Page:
Dynamics Dates Deep Dive

Date(time) fields are a core part of any CRM system, recording when events happened such as records being created/updated or activities being performed. There are several gotchas however which can trip you up in terms of data accuracy or system performance. 

Under the covers

All datetime values are stored in the back-end SQL database in UTC. They are converted to user-local times as they are displayed to the user, and converted back to UTC when they are being saved by the user. Whenever you’re using a date(time) value therefore, you must take care to think about the timezone you’re dealing with.

Reading from SQL

If you’re using on-premise (or the fantastic new Data Synchronization solution for online users), you can build reports or other integration systems that read from the SQL database. As I mentioned, all datetime values are ultimately stored as UTC values, but that doesn’t necessarily mean that’s what you’re going to see.

If you read from the unfiltered view (e.g. “account”) or even the base table (e.g. “accountbase”), any datetime value you see will be in UTC. However, if you’re building a report based on a filtered view (e.g. “FilteredAccount”) you can see either the UTC value or the value in the calling user’s local timezone. In the filtered views, fields with names matching the schema names in CRM contain local timezone values, while those with a “utc” suffix on the field name contain (you guessed it!) the UTC value.

So far, so good. If you need a local timezone value, use the filtered view, otherwise the UTC value is available from the base table, unfiltered view or filtered view.

However, if you are using the filtered views and need to filter by a date, you’ll probably want to filter by the user local time. After all, if you are giving the user a parameter to filter their report you probably want that value to make sense to them.

When you run your report, you’ll probably find it takes forever. That’s because the local timezone version of the field you’re filtering by has to be calculated for each row by the SQL server. There’s no possibility to use indexes, so each query has to run a full table scan. As most queries involving date values are something to do with activities, that’s probably a scan of the biggest table in your database, potentially just to retrieve a handful of records.

There is a better way, however. Although the SQL query optimizer can’t do it for you, converting each UTC value in the database to local timezone and comparing it to your filter value is the same as convering your filter value to UTC and comparing the raw values in the database to that. If we do that conversion of the filter value up front and only use the UTC values in the WHERE clause, we can reduce the runtime of the report by an order of magnitude.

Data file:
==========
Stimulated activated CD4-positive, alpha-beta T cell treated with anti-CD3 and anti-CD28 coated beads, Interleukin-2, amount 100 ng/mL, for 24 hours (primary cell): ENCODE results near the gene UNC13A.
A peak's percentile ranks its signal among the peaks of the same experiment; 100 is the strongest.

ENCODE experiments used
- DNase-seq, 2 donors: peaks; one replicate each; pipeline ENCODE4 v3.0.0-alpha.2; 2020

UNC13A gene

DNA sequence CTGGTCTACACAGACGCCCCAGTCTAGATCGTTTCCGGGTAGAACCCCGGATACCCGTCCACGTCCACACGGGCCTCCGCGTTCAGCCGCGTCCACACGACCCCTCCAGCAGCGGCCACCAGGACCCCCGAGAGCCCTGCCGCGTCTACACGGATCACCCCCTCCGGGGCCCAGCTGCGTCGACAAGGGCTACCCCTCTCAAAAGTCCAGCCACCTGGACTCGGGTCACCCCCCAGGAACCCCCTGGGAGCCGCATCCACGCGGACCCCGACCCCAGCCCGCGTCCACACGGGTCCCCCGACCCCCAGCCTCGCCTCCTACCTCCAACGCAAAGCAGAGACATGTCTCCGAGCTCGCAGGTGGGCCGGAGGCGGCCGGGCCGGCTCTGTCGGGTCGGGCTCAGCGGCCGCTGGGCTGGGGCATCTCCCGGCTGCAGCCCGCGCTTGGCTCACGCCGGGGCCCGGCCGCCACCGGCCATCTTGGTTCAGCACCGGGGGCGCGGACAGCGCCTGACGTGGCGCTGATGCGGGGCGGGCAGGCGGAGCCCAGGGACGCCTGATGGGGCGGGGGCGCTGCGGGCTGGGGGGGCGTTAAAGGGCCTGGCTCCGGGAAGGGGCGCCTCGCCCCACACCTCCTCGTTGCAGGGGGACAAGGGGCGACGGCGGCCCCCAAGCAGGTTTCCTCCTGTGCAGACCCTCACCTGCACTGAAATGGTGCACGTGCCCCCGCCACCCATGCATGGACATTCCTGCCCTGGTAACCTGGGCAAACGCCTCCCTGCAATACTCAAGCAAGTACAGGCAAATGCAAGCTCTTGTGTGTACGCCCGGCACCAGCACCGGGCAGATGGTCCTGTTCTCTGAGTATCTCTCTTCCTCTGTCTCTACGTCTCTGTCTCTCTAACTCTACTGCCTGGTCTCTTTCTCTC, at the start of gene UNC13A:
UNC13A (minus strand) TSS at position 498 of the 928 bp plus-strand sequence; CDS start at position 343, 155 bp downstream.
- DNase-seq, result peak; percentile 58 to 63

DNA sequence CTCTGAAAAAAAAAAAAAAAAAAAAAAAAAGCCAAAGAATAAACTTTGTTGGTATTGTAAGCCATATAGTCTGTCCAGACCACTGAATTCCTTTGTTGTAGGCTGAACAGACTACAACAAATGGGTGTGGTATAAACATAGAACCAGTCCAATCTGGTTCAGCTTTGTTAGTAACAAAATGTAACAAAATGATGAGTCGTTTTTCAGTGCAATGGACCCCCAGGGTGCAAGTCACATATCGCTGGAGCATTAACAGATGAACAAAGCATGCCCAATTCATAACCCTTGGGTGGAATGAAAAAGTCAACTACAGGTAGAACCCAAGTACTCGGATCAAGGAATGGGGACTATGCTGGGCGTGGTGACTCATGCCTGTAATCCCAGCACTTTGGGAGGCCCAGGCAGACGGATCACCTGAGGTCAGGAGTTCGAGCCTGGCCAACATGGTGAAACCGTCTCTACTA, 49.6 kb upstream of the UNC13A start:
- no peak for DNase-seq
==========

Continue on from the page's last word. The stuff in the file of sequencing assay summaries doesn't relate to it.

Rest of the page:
If you’re ordering by a datetime field, ensure you use the UTC version for that as well. The end result will be the same but again will likely give you an order of magnitude improvement in run time.

Of course, that leaves the problem of how to take the datetime value from local timezone as entered by the user and convert it to UTC for use in your query. Enter the dbo.fn_LocalTimeToUTC function.

For a real-life example, consider the following query that uses an @StartDate parameter that is entered by the user:

select count(*)

from filteredactivitypointer

where scheduledend > @StartDate

If we convert this to:

select count(*)

from filteredactivitypointer

where scheduledendutc > dbo.fn_LocalTimeToUTC(@StartDate)

Both give the same result, but while the first version took 4:19 with my test data, the second took less than a second (although I did need to add the recommended index to get this performance).

rules-blog

Reading from the SDK

All DateTime values you get from the SDK (via Retrieve, RetrieveMultiple etc.) are all in UTC. You can convert these to the user local timezone either by using standard DateTime methods such as DateTime.ToLocalTime, assuming the client application is running in an environment with the correct time zone settings, otherwise you can use the LocalTimeFromUtcTimeRequest in the SDK to convert the values according to the time zone associated with the CRM user account.

Updating with the SDK

Any DateTime values you pass to the SDK will be interpreted according to the DateTime.Kind property, which indicates if the value is in the UTC or local time zone. Remember that your local computer time zone may be different to the time zone associated with the user preferences in CRM, and it is the CRM user settings that the SDK takes note of, so if you’re supplying user local times and not getting the results you expect then check that out.

If you use the DateTime.Now or DateTime.UtcNow properties, you get a value that includes the Local or Utc values as you’d expect. However, most other ways of constructing DateTime values leave the Kind property as “Unspecified”, which isn’t very helpful. In these cases, CRM will treat the value as if it was a Local time.

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